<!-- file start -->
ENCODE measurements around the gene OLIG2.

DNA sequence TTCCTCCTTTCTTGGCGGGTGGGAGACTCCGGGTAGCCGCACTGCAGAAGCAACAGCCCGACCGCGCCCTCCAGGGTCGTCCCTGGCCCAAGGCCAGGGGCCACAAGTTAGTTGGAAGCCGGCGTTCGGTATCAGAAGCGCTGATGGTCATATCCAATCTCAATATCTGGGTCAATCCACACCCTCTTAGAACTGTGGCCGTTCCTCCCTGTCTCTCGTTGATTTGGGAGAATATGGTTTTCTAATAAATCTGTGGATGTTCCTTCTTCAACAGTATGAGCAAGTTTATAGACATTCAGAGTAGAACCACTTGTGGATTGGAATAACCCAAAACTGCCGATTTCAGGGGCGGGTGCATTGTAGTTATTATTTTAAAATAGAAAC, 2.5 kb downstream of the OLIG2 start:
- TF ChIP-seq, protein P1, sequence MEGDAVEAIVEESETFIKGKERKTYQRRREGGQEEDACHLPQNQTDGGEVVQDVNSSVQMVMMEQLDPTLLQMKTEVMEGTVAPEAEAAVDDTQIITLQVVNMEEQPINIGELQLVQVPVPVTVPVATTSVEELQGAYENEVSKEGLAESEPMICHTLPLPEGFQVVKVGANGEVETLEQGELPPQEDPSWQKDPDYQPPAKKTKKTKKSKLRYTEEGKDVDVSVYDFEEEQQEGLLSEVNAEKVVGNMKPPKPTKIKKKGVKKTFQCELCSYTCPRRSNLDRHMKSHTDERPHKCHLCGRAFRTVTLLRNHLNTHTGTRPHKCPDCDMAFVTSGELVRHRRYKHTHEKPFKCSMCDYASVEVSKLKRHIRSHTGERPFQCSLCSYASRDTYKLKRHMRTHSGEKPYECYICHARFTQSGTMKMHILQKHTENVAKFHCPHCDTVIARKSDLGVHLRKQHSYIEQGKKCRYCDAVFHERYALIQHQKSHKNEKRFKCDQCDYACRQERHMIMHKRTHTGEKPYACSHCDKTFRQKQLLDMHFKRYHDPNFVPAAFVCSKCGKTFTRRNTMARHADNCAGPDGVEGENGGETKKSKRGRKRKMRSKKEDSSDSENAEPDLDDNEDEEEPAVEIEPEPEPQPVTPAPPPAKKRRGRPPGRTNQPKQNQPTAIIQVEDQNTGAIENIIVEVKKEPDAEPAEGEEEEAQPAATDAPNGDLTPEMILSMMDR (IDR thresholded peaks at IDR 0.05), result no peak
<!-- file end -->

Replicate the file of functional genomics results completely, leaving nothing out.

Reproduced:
ENCODE measurements around the gene OLIG2.

DNA sequence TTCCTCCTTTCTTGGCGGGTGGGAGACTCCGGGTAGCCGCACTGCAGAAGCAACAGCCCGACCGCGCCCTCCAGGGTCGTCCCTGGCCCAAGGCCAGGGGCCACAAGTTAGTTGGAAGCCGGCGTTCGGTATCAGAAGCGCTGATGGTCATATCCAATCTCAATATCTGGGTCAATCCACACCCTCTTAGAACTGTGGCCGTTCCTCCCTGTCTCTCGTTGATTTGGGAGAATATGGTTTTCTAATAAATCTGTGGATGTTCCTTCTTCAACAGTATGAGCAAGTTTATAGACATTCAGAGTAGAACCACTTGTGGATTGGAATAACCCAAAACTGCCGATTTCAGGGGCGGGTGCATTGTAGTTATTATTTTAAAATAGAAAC, 2.5 kb downstream of the OLIG2 start:
- TF ChIP-seq, protein P1, sequence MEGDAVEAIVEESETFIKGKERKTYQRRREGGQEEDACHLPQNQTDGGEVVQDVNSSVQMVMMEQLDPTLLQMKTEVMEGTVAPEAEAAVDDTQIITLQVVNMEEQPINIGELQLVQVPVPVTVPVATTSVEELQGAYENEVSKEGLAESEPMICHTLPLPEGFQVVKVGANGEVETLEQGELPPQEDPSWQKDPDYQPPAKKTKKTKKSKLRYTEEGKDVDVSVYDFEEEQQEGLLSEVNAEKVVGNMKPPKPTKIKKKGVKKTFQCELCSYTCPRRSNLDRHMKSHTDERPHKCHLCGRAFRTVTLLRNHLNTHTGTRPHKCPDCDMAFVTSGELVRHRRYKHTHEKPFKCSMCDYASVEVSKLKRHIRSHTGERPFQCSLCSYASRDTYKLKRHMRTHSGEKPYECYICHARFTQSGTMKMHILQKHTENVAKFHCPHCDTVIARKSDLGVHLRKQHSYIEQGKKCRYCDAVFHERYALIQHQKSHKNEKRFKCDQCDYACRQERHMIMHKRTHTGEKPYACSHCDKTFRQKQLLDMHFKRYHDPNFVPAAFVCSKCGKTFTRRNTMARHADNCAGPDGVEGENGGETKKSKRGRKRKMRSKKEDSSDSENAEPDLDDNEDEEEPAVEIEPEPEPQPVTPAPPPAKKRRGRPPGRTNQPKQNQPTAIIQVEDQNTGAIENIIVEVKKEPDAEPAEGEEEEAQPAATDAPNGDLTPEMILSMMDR (IDR thresholded peaks at IDR 0.05), result no peak